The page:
“The impacts of climate change are no longer subtle,” Mann says. “We are seeing them play out now in the form of these unprecedented events.”
So, even while EPA Administrator Scott Pruitt personally oversees the scrubbing of the term “climate change” from federal government websites, states, cities, towns and municipalities are planning for climate change’s costs and consequences. And taxpayers are paying the tab: $306 billion in 2017 alone — and that number is expected to increase.
“If you talk to the leading economists who study climate change mitigation, they will tell you that the cost of inaction is already far greater than the cost of action — which is to say, doing something about the problem, imposing a price on carbon emissions, is a much cheaper option than the option of not doing anything and experiencing more of these devastating $300 billion or greater annual tolls from climate change,” Mann says.
The Trump administration’s actions, through the EPA and the Departments of the Interior and Energy, increase the risk of incurring even higher costs, in lives and money, from the effects of extreme weather, Mann believes.
“Right now, here in the United States, we don’t have the support at the executive level that we’d like to see for climate action,” Mann says. “The risks are clear. They’re not subtle anymore. We’re seeing them play out. [The] extreme weather and climate-related damage this last year … had the fingerprint of human impact on climate. It doesn’t stop there. If we continue not to act, then the damages accrue.”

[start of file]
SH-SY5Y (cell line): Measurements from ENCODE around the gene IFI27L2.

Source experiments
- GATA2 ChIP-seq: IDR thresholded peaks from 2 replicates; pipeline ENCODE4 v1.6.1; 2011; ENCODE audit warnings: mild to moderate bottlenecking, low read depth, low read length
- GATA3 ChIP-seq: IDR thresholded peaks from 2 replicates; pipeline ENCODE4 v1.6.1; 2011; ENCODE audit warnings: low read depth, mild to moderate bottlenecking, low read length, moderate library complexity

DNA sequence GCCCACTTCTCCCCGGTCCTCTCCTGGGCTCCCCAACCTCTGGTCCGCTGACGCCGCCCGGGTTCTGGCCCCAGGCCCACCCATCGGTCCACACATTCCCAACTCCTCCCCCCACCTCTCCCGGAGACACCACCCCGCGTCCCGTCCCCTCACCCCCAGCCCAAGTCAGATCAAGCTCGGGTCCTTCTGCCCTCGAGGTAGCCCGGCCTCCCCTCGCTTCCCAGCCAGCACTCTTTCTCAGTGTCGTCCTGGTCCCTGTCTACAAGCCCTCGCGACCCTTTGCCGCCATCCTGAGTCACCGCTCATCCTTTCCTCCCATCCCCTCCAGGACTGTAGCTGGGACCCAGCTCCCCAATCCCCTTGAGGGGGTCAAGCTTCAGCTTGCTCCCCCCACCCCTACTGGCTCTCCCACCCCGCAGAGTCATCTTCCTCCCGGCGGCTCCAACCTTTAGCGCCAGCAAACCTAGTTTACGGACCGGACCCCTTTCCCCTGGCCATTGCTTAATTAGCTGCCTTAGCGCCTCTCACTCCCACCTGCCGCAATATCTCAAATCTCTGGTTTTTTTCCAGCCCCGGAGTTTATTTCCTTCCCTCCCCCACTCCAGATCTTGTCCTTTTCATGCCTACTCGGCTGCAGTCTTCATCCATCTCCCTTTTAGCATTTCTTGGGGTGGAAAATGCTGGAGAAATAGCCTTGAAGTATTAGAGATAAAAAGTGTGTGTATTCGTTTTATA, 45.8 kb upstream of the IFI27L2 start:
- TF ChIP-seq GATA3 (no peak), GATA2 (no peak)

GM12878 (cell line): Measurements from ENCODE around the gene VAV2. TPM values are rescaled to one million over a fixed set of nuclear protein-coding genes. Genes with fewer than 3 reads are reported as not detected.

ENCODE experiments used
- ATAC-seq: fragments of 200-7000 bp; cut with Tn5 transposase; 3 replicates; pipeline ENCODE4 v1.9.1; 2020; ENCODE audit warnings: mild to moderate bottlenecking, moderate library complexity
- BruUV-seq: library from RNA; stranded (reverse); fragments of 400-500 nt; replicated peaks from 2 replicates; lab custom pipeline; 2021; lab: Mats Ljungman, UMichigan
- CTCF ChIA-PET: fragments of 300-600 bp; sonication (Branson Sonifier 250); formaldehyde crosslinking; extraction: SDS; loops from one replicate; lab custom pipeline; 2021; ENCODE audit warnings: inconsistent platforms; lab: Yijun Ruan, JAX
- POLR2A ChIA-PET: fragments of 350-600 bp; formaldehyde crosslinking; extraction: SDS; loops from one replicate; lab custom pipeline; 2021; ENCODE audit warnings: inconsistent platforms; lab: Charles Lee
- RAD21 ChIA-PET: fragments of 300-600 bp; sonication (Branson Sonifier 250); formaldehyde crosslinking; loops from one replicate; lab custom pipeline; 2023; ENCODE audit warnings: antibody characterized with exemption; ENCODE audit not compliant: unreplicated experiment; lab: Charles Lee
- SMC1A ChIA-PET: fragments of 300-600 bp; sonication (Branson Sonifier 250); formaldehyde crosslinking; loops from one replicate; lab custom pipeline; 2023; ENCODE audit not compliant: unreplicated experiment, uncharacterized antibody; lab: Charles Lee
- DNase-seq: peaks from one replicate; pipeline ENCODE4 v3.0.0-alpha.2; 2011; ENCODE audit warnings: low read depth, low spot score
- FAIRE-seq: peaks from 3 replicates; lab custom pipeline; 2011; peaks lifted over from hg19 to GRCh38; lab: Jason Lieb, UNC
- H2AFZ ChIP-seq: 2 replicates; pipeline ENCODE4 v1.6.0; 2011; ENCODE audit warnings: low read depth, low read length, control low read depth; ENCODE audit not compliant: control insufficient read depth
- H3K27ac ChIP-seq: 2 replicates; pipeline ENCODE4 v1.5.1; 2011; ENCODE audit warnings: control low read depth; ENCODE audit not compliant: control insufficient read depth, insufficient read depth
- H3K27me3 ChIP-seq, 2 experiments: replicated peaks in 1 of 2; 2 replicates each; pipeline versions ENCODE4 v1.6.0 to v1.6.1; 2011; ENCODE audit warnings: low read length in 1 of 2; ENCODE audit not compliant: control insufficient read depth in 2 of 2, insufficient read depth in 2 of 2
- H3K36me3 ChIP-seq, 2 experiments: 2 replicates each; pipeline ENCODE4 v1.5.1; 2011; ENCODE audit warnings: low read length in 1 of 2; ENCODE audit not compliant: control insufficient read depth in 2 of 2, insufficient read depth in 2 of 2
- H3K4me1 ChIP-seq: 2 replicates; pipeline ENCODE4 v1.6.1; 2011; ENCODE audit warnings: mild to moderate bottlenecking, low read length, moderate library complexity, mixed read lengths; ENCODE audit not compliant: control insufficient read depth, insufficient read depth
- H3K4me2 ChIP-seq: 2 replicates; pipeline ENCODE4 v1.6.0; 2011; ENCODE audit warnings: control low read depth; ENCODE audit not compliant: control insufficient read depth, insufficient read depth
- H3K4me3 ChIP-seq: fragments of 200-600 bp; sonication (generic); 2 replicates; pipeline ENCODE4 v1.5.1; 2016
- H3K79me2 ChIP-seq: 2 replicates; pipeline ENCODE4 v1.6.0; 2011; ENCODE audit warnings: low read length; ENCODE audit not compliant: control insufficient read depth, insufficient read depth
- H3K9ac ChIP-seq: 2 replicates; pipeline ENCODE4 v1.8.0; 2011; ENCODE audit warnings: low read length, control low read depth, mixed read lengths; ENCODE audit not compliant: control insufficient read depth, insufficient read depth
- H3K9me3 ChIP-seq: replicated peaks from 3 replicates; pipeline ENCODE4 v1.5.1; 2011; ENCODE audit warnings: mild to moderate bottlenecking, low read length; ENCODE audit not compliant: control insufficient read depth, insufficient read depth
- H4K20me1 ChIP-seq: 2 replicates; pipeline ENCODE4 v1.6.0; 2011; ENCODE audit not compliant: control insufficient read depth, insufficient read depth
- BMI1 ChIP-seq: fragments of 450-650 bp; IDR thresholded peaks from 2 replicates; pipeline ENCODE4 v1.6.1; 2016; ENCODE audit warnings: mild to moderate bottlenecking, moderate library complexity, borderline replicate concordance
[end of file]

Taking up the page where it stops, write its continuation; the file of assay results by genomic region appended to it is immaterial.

“Pretty soon, we commit to the melting of much of the Greenland ice sheet and the West Antarctic Ice Sheet,” he continues, “and sea level rise, that thus far had been limited to less than a foot, starts to become measured in feet and then pretty soon in meters and yards.”
No matter where your home is located, there will always be the threat of some kind of natural disaster. You won’t always be able to predict when they will occur, but you can take steps to protect your home, and in turn, your family. The following guide will provide advice and resources on securing your house against damage from these acts of nature, as well as considerations to keep in mind for special audiences like children, seniors and people with disabilities.
Ask your utility to switch your account to clean, renewable power, such as from wind farms. If it doesn’t offer this option yet, ask it to.
The global push for cleaner, healthier energy is on. With costs dropping dramatically, renewable energy is becoming the best choice for the environment and the economy. It’s time for countries like Canada to seize the opportunity and propel us to a stable, promising future.
Stockpile Food and Rotate Your Pantry
Many of us only have a few days to a week worth of food in our refrigerators, freezers and pantries, but it’s a good idea to stockpile as much non-perishable food as you can reasonably store. Not only is it smart to have backups for emergency situations or loss of power, but also in the event of a financial setback. Rather than purchasing expensive MRE’s and other long-term nonperishables, it may be best to focus on storing the food you actually eat on a regular basis. Then, just be sure to rotate through these items and replace them as necessary so they don’t go bad. Canned goods, peanut butter, crackers, cereal, rice, oats, white rice and freeze-dried foods are just a few ideas.